What with Uber, Airbnb, Tesla and the rest, it can seem as if every established business is being blindsided by a slick new upstart coming at it from leftfield.
But how widespread is disruption? Try this exercise at home. Consider where you currently spend your money, and how much impact 'disruption' has had or seems likely to have on that.
Start with housing. What is striking here is how little impact information technology has had. Whether you own or rent, you probably found your place via an estate agent. Now these people are intermediaries, who were supposed to have been 'disintermediated' long ago. But there are more of them than ever.
Next consider food. You may very well order most of your groceries online, but the firms delivering them are the same as they always were. Ocado is the only new entrant exploiting potentially 'disruptive' technology, and it has had a lot less impact than Aldi and Lidl.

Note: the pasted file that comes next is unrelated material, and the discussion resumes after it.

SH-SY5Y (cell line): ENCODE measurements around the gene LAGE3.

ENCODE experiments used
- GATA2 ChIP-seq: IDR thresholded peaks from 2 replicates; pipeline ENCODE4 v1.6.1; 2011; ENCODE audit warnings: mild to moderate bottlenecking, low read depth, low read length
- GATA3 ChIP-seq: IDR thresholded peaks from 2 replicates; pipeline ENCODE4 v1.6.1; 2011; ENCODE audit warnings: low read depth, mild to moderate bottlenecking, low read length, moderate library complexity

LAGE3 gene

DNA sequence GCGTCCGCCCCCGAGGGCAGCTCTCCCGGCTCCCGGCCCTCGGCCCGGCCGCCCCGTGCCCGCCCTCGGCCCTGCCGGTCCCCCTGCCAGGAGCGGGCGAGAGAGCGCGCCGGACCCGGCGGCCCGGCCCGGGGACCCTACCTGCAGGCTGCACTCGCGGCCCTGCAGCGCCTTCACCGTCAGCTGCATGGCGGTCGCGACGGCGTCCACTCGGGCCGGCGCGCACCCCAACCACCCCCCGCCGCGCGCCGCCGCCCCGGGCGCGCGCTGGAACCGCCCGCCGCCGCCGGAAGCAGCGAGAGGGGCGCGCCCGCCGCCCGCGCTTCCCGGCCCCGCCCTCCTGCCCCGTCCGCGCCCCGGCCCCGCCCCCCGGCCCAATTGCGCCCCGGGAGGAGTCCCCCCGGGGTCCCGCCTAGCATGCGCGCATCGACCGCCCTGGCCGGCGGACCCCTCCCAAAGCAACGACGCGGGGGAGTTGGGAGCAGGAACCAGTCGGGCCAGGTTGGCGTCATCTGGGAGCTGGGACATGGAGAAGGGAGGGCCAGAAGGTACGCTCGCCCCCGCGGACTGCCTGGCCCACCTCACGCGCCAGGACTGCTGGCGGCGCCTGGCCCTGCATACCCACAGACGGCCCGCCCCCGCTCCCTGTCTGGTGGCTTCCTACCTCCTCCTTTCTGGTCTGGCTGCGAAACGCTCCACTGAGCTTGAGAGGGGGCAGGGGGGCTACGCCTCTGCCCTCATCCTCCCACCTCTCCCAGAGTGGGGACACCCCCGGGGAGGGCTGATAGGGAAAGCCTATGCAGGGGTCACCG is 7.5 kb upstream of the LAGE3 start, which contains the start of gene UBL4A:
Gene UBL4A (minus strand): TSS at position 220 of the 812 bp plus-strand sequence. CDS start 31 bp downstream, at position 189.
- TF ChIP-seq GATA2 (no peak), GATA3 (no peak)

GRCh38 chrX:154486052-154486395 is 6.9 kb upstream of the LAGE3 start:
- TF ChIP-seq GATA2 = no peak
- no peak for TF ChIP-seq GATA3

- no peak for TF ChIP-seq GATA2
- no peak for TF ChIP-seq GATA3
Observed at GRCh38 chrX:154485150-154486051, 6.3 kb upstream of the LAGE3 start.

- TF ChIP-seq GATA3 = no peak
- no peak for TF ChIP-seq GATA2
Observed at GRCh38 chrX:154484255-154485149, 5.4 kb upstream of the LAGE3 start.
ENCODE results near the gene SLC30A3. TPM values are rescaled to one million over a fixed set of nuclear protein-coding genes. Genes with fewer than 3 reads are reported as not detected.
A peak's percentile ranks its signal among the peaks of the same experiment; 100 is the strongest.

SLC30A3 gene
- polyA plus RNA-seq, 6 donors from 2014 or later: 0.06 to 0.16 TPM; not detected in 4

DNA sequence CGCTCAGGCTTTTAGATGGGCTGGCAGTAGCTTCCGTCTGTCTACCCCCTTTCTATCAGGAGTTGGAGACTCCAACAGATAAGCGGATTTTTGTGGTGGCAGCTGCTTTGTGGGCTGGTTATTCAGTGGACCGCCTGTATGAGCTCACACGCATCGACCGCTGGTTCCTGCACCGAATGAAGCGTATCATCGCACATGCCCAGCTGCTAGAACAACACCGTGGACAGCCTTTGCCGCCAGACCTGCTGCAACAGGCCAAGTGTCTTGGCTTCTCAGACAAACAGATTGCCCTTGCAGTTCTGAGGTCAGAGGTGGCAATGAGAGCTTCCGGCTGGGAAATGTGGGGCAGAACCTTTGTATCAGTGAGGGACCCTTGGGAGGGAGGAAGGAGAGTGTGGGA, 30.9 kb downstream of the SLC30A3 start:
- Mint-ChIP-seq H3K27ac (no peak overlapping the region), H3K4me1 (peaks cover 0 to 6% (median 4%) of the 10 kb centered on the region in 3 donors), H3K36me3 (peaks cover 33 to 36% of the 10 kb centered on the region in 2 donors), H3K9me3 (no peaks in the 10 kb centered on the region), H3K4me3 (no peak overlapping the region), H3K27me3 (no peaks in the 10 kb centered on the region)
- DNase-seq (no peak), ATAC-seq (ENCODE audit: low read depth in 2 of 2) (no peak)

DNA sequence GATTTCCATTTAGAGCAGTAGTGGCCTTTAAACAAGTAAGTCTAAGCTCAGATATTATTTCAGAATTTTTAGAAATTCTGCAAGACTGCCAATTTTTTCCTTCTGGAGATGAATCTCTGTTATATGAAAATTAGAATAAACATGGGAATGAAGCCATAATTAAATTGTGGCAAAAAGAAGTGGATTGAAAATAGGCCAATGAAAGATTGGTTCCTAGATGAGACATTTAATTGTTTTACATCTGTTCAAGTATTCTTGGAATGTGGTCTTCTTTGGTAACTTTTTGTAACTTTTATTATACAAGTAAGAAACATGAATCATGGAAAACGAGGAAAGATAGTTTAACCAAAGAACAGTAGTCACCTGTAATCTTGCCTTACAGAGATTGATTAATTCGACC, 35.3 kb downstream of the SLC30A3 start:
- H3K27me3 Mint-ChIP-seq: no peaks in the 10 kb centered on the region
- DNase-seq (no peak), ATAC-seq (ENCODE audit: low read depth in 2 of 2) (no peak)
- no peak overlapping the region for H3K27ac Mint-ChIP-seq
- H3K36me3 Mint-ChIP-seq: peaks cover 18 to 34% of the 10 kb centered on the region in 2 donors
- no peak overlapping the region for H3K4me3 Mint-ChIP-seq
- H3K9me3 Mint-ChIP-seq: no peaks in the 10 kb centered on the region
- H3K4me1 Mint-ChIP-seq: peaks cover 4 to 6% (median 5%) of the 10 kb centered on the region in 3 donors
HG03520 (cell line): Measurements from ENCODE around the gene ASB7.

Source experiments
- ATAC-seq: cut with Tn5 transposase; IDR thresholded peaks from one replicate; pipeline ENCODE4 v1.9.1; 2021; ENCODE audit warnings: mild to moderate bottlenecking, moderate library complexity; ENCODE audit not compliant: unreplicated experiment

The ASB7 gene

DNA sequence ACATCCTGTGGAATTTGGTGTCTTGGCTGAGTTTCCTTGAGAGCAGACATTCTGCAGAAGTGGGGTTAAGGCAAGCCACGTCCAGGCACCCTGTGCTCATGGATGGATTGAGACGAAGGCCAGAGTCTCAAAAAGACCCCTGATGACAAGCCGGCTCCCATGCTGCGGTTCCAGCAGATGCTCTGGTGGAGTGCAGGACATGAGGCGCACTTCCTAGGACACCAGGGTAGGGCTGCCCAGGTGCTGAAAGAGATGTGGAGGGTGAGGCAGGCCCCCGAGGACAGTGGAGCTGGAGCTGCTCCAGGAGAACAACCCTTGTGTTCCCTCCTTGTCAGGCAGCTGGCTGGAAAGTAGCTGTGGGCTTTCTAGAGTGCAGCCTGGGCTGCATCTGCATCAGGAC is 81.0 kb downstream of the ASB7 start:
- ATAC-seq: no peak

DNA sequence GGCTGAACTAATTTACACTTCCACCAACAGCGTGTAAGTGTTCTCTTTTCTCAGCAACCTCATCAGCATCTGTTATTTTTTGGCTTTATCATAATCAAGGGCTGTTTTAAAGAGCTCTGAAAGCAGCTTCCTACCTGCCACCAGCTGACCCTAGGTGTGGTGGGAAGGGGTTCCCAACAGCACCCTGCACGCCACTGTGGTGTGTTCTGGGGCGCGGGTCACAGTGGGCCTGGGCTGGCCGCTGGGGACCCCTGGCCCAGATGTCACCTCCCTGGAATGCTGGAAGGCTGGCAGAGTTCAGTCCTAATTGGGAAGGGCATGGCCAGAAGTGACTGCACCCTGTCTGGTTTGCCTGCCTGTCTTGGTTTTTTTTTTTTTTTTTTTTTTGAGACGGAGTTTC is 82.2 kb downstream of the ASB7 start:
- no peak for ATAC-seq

What about your car? The manufacturer has almost certainly been in business for 30 years or more. When will we see driverless cars? I predict that whoever makes the software, driverless vehicles will come from an existing manufacturer.
And what about your job? The recruitment business is another of those industries that was supposed to be disintermediated out of existence. I asked one recruitment consultant if he worried about LinkedIn making him obsolete. 'Not at all,' he replied. 'LinkedIn is a good tool for me.'
If you look below the surface of the disruption chatter you see some significant continuities. Some businesses - banking, insurance, music, publishing - are inherently 'weightless', in that they can be reduced to bits and bytes and so are susceptible to technological disruption. Other sectors are rooted in the physical world and are very hard to disrupt via technology, if only because the existing players are themselves very good at using it to maintain their positions.
Alastair Dryburgh helps businesses make sense of confusing situations. More at www.alastairdryburgh.com